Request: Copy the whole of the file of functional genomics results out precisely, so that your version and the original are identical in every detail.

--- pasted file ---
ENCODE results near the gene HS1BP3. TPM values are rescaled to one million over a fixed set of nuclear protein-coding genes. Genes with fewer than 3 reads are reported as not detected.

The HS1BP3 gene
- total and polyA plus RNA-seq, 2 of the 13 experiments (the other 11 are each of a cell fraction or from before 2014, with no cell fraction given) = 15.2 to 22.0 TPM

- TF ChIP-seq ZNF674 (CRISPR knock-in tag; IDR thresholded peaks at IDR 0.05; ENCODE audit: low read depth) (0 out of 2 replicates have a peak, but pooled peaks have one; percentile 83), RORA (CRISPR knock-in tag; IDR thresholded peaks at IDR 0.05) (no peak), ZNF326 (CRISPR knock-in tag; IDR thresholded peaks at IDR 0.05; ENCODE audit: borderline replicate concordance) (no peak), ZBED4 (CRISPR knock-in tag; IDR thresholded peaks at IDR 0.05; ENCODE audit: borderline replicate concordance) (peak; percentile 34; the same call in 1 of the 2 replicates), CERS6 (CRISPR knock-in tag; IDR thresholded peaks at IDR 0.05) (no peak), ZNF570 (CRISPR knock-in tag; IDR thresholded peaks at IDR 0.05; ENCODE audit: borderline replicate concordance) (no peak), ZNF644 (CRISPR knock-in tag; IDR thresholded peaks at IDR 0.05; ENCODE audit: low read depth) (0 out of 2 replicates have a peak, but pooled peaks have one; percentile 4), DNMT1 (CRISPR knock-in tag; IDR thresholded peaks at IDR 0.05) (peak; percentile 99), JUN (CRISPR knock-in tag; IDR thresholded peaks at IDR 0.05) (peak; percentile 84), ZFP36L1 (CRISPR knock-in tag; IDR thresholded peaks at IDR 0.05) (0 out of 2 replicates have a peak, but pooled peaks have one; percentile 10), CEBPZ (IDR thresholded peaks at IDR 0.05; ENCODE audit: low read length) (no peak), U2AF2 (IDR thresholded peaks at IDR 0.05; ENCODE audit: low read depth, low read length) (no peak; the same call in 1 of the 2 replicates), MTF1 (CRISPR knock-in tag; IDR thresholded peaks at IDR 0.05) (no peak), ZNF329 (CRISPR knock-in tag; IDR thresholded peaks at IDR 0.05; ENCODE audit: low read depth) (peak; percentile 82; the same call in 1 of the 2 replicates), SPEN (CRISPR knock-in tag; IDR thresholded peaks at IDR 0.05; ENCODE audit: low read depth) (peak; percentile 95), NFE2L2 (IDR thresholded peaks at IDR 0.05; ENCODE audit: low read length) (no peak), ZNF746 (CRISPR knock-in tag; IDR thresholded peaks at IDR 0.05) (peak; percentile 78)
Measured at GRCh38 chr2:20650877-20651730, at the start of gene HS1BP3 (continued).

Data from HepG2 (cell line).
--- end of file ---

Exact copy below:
ENCODE results near the gene HS1BP3. TPM values are rescaled to one million over a fixed set of nuclear protein-coding genes. Genes with fewer than 3 reads are reported as not detected.

The HS1BP3 gene
- total and polyA plus RNA-seq, 2 of the 13 experiments (the other 11 are each of a cell fraction or from before 2014, with no cell fraction given) = 15.2 to 22.0 TPM

- TF ChIP-seq ZNF674 (CRISPR knock-in tag; IDR thresholded peaks at IDR 0.05; ENCODE audit: low read depth) (0 out of 2 replicates have a peak, but pooled peaks have one; percentile 83), RORA (CRISPR knock-in tag; IDR thresholded peaks at IDR 0.05) (no peak), ZNF326 (CRISPR knock-in tag; IDR thresholded peaks at IDR 0.05; ENCODE audit: borderline replicate concordance) (no peak), ZBED4 (CRISPR knock-in tag; IDR thresholded peaks at IDR 0.05; ENCODE audit: borderline replicate concordance) (peak; percentile 34; the same call in 1 of the 2 replicates), CERS6 (CRISPR knock-in tag; IDR thresholded peaks at IDR 0.05) (no peak), ZNF570 (CRISPR knock-in tag; IDR thresholded peaks at IDR 0.05; ENCODE audit: borderline replicate concordance) (no peak), ZNF644 (CRISPR knock-in tag; IDR thresholded peaks at IDR 0.05; ENCODE audit: low read depth) (0 out of 2 replicates have a peak, but pooled peaks have one; percentile 4), DNMT1 (CRISPR knock-in tag; IDR thresholded peaks at IDR 0.05) (peak; percentile 99), JUN (CRISPR knock-in tag; IDR thresholded peaks at IDR 0.05) (peak; percentile 84), ZFP36L1 (CRISPR knock-in tag; IDR thresholded peaks at IDR 0.05) (0 out of 2 replicates have a peak, but pooled peaks have one; percentile 10), CEBPZ (IDR thresholded peaks at IDR 0.05; ENCODE audit: low read length) (no peak), U2AF2 (IDR thresholded peaks at IDR 0.05; ENCODE audit: low read depth, low read length) (no peak; the same call in 1 of the 2 replicates), MTF1 (CRISPR knock-in tag; IDR thresholded peaks at IDR 0.05) (no peak), ZNF329 (CRISPR knock-in tag; IDR thresholded peaks at IDR 0.05; ENCODE audit: low read depth) (peak; percentile 82; the same call in 1 of the 2 replicates), SPEN (CRISPR knock-in tag; IDR thresholded peaks at IDR 0.05; ENCODE audit: low read depth) (peak; percentile 95), NFE2L2 (IDR thresholded peaks at IDR 0.05; ENCODE audit: low read length) (no peak), ZNF746 (CRISPR knock-in tag; IDR thresholded peaks at IDR 0.05) (peak; percentile 78)
Measured at GRCh38 chr2:20650877-20651730, at the start of gene HS1BP3 (continued).

Data from HepG2 (cell line).